Social Engineering | What do we do when a scam is convincing?

We all encounter a scam at some point during our personal and professional lives. The question is, what do we do when the scam is so convincing, we accidentally fall victim?

It can happen to even the most security conscious of us. If we do become a victim, we might feel embarrassed about not being able to spot it. However, simply clicking on a link is no cause for panic. It may be that the link is simply requesting login details and would not cause any damage toyour device or system unless you interact with the landing page. Nevertheless, as a business, it is still necessary to carry out precautionary checks just to be sure nothing malicious has been installed. In order to do this successfully, it is essential that you engender a culture where staff are encouraged to report anything suspicious, including where they may have accidentally clicked on a link. 


At work, many people might feel reluctant to report things because they are worried about the consequences. Besides, if nothing happens when a suspicious link is clicked then no harm done right? But it is not always noticeable at that moment in time. Increasingly sophisticated attackers may not activate malware for days or even years later. If unchecked, a cyber criminal can lurk on the device for as long as they need to, gathering information, user habits and general business routine. They may then use this information to facilitate a much larger attack, timing it perfectly to have the biggest impact on the business.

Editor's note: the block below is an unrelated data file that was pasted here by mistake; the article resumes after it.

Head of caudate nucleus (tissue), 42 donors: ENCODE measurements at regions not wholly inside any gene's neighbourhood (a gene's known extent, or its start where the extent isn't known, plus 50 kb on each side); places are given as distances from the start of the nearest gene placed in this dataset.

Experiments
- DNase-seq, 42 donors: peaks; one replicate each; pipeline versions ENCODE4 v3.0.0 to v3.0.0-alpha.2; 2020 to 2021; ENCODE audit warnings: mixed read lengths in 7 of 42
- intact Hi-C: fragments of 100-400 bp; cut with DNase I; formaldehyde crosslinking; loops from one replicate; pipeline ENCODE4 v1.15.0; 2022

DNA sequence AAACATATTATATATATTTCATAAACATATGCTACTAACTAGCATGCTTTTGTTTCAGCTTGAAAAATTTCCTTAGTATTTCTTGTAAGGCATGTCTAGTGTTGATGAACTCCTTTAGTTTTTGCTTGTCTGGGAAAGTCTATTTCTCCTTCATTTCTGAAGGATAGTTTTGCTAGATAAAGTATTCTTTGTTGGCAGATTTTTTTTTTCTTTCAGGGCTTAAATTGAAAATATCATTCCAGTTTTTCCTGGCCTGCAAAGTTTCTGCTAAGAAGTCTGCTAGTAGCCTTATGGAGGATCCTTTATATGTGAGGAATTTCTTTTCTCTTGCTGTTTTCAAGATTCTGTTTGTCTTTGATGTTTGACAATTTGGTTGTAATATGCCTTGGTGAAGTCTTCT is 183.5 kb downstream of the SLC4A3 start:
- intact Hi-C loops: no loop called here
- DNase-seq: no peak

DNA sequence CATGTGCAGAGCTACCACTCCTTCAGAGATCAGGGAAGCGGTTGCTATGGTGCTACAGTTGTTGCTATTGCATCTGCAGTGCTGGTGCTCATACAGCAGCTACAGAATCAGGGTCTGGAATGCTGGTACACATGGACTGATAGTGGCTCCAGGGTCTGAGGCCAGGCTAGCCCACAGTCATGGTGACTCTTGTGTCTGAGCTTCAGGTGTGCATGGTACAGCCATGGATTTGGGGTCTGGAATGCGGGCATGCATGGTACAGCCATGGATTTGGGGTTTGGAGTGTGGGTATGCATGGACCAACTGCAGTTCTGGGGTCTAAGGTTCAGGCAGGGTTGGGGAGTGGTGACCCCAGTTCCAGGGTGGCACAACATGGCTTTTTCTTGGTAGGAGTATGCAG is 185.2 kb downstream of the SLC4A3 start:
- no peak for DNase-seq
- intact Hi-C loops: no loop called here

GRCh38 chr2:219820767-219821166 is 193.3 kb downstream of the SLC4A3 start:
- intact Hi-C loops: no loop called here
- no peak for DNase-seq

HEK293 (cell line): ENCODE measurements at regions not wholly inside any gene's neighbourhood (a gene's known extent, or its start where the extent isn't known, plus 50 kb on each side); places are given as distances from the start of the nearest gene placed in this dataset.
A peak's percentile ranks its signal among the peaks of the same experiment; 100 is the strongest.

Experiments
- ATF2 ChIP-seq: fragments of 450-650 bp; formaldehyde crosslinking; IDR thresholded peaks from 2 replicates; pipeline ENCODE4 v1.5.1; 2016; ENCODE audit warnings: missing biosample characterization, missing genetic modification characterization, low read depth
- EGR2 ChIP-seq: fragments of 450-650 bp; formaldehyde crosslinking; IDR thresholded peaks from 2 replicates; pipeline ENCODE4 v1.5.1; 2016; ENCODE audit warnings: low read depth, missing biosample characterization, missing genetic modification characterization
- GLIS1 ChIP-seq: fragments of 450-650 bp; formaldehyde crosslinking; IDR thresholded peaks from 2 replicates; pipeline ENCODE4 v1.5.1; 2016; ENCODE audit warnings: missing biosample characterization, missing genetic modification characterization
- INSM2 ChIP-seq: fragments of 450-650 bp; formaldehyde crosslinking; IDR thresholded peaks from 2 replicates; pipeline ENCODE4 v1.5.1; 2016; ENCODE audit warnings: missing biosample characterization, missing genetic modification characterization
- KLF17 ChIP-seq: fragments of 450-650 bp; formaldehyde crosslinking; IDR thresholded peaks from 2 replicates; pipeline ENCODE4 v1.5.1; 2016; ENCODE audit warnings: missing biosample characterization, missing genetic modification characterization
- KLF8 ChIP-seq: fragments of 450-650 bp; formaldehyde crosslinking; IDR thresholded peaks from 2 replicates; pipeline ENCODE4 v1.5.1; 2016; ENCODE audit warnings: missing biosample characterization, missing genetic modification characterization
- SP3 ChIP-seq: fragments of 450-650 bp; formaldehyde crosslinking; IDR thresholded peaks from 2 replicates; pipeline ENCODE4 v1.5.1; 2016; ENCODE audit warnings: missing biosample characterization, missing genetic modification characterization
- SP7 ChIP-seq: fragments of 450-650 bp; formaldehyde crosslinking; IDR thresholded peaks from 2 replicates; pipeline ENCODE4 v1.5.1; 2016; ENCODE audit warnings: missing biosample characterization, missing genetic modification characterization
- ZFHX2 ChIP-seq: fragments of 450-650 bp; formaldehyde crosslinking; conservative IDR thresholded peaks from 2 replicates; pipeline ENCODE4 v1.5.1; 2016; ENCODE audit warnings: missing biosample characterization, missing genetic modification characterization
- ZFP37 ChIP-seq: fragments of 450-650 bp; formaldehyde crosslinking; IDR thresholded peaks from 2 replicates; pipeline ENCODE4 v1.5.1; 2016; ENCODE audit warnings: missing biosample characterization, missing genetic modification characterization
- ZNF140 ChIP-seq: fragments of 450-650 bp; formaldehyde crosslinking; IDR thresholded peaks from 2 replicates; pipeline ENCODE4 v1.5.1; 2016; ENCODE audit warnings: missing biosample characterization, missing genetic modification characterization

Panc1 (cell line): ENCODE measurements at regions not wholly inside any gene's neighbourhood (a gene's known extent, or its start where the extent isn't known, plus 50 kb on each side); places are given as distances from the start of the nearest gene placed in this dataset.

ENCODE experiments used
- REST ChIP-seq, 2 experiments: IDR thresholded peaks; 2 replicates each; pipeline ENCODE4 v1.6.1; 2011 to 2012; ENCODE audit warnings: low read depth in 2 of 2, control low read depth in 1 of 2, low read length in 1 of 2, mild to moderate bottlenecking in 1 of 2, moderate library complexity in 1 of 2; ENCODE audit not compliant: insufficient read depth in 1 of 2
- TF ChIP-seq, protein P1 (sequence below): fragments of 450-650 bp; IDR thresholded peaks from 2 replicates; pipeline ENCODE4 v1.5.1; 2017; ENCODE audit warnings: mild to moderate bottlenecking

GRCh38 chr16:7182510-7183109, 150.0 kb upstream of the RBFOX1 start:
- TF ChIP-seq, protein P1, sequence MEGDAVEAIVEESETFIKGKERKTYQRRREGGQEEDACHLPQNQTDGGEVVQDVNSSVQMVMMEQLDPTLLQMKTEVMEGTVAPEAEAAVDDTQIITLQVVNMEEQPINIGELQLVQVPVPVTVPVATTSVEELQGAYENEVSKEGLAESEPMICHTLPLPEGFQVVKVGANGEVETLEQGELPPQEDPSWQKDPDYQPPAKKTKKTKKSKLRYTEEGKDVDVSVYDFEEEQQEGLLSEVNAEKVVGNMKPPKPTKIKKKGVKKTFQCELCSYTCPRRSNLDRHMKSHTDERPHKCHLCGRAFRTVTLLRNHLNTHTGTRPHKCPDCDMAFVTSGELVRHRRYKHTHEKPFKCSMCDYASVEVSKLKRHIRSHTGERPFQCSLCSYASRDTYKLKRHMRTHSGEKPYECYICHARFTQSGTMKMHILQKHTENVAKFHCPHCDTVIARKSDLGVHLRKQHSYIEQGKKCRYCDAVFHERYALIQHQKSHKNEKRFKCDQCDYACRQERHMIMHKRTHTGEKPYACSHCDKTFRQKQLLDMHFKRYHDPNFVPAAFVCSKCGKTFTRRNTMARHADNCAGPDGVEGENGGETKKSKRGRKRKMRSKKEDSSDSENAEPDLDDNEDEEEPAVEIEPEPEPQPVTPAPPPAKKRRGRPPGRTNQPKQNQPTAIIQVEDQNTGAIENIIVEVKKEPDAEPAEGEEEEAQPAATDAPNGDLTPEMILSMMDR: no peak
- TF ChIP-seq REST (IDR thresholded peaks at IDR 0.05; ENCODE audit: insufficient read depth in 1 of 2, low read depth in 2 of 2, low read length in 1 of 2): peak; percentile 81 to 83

With that in mind, it is clear as to why all incidents of Social Engineering attempts should be reported. Even if no action was taken, sharing knowledge and raising awareness will prevent others from falling victim to the same scam. It is said that a business who adopts a positive culture towards reporting cyber crime, is much stronger in its overall security. By gathering immediate reports, you can be proactive in your approach towards protecting your business from further threat, as opposed to malware festering until it is too late. The success rate of a cyber criminal would be greatly reduced, and your business will be secure once more. Thus, there is no downside to encouraging staff to report accidental clicks- we are all human at the end of the day.

Naturally, it is preferable that incidents do not happen at all, which is why regular training is imperative to ensure that the majority of reports you receive are those of attempts and not actions. There are plenty of training tools online and companies who run simulations, so your staff can make mistakes in a safe environment and learn from it.

Create procedures for staff to follow so they know exactly who to report to, how to deal with the fraudulent content and any immediate actions that should be taken should they accidentally interact with the scam- such as running antivirus. These procedures should not just be for cyber related incidents but for physical scenarios as well. Tailgating is one method used to gain access to the premises, allowing theft of equipment and data. For a glossary of Social Engineering techniques, click here. Once any attempt of fraud has been verified internally, it is important to report it to Action Fraud for further investigation. You should also forward the suspicious email to , NCSC’s Suspicious Email Reporting Service, who will take measures to protect many more people and businesses.

Social Engineering is an incredibly effective approach used by cyber criminals, but it is exceptionally easy to prevent if everyone works together: communicate your incident response procedures, encourage reporting and above all train your staff!